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From Phil Steitz <phil.ste...@gmail.com>
Subject Re: [all][math] Help wanted with exceptions API design
Date Wed, 02 Feb 2011 06:04:34 GMT
On 2/1/11 6:38 AM, Stephen Colebourne wrote:
> I can give some feedback based on JSR-310.
>
> I have a small hierarchy of exceptions that attempts to capture some
> key problems that may occur. The problem I found was that as I
> refactored code, the exceptions listed in Javadoc quickly became
> inaccurate. As a result, I've started converting many exceptions to
> the parent CalendricalException. If a method returns a subclasses of
> CalEx then thats fine and provides more info. But documenting it as
> returning the subclass is way too much work for limited gain.
>
> For [math], simply documenting MathException is sufficient.
> MathRuntimeException, is unecessary as a name when all exceptions are
> runtime (the correct decision).
>
> More generally, an obsession with having every piece of exception data
> available via a variable is generally unhelpful. It simply leads to
> large unmaintainable hierarchies and arguments like this one. It is
> very rare to need the data. [math] is suffering because of localizing
> exception, which IMO is a big mistake and the cause of a lot of the
> issues.
I am not sure really that the localization framework is the cause of
significant issues for us.  It does force us to maintain the
messages and to maintain a top-level exception;  but the problems we
are having getting to consensus on design really have more to do
with a) high-level vs low-level exception concepts and b) how much
we can depend on messages (localized or not) to convey exception
context and specialization information.  We have been maintaining
the messages for 2+ years now and this has not been a big deal, IMO.
> In general, exceptions are for two purposes - info on failure and to
> trap for retry.
>
> Info on failure simply needs a good message in English. No data is
> required, although important (certainly not all!) pieces might be
> captured.
I agree with this; though the right data needs to be there.  A
canonical example is ArrayIndexOutOfBoundsException reporting the
bad index in the message.  The message should include a full
statement of the failure *at the level of abstraction appropriate to
the exception itself*
> Trap for retry errors should be rare if present at all. I would much
> prefer to see a proper result object which everyone is forced to check
> to describe the success or failure of something that might be retried.
"Retry" is not in general meaningful for our stuff, though in a
small number of cases, "try a different algorithm" or "try a
different starting point" , "adjust parameters and retry"  or
"return a special value"  (all of which [math] code does internally
at different places) can be reasonable. 

What we report back to the application using [math] is that one of
the following kinds of bad things has happened

a) they have violated preconditions - they get
MathIllegalArgumentException (same semantics as anywhere else)
b) they have not violated preconditions, but a numerical problem has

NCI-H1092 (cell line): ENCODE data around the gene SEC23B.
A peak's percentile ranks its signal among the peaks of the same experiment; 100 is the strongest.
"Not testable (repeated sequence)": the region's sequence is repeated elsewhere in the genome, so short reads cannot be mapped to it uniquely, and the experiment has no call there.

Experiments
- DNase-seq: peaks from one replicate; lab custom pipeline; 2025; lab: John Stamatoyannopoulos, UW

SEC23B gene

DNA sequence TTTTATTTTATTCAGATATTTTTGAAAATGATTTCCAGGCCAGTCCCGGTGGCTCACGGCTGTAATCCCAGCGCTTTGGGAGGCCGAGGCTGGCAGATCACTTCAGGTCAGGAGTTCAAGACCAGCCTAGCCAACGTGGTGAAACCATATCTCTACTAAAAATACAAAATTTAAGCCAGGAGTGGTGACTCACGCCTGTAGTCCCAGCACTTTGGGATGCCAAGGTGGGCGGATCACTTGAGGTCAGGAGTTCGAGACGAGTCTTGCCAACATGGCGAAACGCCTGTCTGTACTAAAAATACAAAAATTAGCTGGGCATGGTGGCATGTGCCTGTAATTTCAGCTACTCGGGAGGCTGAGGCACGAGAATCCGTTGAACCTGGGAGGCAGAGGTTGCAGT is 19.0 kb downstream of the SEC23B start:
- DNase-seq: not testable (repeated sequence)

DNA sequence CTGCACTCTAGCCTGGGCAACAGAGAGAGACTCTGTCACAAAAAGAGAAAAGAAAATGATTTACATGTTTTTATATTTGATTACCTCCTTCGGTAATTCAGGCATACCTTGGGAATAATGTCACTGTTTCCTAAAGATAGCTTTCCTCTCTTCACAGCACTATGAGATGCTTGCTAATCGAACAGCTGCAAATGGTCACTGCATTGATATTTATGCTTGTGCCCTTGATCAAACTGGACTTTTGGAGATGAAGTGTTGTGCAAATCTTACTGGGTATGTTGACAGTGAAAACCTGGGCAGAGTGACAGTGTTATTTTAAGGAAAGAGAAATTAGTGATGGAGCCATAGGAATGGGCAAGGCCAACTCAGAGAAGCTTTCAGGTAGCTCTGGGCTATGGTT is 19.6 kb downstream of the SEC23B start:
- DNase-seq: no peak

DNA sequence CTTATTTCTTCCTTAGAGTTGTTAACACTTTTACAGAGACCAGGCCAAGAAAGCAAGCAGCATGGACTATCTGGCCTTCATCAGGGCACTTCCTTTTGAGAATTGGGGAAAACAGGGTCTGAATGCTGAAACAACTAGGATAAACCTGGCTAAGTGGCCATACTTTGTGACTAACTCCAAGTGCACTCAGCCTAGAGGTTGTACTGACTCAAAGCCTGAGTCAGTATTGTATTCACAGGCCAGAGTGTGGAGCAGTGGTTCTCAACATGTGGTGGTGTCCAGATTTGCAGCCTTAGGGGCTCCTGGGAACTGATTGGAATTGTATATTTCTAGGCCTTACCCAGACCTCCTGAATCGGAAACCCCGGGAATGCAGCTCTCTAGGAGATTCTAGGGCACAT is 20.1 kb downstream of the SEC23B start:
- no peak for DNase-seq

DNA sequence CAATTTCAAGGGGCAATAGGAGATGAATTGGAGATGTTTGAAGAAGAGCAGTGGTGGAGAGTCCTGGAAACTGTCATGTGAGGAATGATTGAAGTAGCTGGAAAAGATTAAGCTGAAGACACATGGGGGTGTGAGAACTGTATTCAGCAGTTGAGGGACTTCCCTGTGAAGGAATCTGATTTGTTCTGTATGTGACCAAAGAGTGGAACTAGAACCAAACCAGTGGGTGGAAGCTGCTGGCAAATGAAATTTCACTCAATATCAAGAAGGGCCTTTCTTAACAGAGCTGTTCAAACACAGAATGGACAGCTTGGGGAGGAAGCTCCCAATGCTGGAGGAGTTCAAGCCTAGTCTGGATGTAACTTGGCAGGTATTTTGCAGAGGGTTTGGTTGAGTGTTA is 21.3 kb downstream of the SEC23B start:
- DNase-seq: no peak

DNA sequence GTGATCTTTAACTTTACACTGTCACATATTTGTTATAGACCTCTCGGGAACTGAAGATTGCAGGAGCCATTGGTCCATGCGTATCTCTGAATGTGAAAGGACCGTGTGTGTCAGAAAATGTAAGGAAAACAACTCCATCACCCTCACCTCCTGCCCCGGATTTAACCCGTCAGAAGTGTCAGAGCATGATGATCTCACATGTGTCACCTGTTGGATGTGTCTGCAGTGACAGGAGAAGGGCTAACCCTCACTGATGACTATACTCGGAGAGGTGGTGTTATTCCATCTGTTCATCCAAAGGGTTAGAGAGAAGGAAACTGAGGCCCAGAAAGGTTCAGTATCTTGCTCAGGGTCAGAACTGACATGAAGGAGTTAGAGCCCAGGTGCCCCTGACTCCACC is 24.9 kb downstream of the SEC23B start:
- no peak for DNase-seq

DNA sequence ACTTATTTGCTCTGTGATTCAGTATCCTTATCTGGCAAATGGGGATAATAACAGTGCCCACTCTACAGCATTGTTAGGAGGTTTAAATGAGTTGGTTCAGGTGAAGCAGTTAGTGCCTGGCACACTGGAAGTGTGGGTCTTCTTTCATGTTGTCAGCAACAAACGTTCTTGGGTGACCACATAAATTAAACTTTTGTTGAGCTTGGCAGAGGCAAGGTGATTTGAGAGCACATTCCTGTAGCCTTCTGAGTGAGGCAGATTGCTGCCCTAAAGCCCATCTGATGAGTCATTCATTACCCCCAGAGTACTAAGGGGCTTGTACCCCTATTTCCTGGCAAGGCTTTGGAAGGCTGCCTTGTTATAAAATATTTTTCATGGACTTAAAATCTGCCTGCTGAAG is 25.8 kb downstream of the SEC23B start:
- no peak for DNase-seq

occurred (while not violating stated preconditions, their problem is
not in the effective domain of the algorithm they asked [math] to
execute)
c) they have hit a bug in [math]

Of course, we have no way of distinguishing b) and c) and a fair
amount of our JIRA work really comes down to viewing b) problems as
c) problems (increasing the effective domains of our implementations).
> In general though, the main advice is to keep it simple. People rarely
> use exception hierarchies. Mostly they want the message to be readable
> to diagnose the problem in a stack trace.
Agreed.  This is why we had a very flat hierarchy through version
2.0 of [math].  Where we are having trouble gaining consensus is how
to represent specializing context information in our exceptions and
what abstractions to use to represent the shallow hierarchy that we
aim to build.  For example, in 2.0, we have a ConvergenceException,
representing the commonly occurring scenario of type b) above where
an iterative algorithm has failed to converge.  This exception is
often caught and wrapped or recovered from internally in [math].  It
has a subclass, MaxEvaluationsExceededException to represent the
common convergence failure suggested by its name.  I personally
think we should keep this exception in 3.0.  Gilles thinks that we
should replace it by more granular exceptions like
"MaxCountExceeded" or "NotFiniteNumberException" (another reason
that a sequence can fail to converge) that have nothing to do with
convergence.  We are similarly at odds regarding
"FunctionEvaluationException" a top-level exception indicating that
an error has occurred evaluating a function. 
> Finally, use the standard exceptions and patterns. IllegalArgumentEx
> for example (which won't extend from MathEx, so does require separate
> documentation). As in the guide, IllArgEx is for preconditions
> mentioned in Javadoc or reasonably related to them, not general
> calculation issues.
>
> Similarly, look at the standard JDK executor framework
> (ExecutionException) to understand the necessity to wrap callbacks.
>
Thanks, Stephen!

Phil
 

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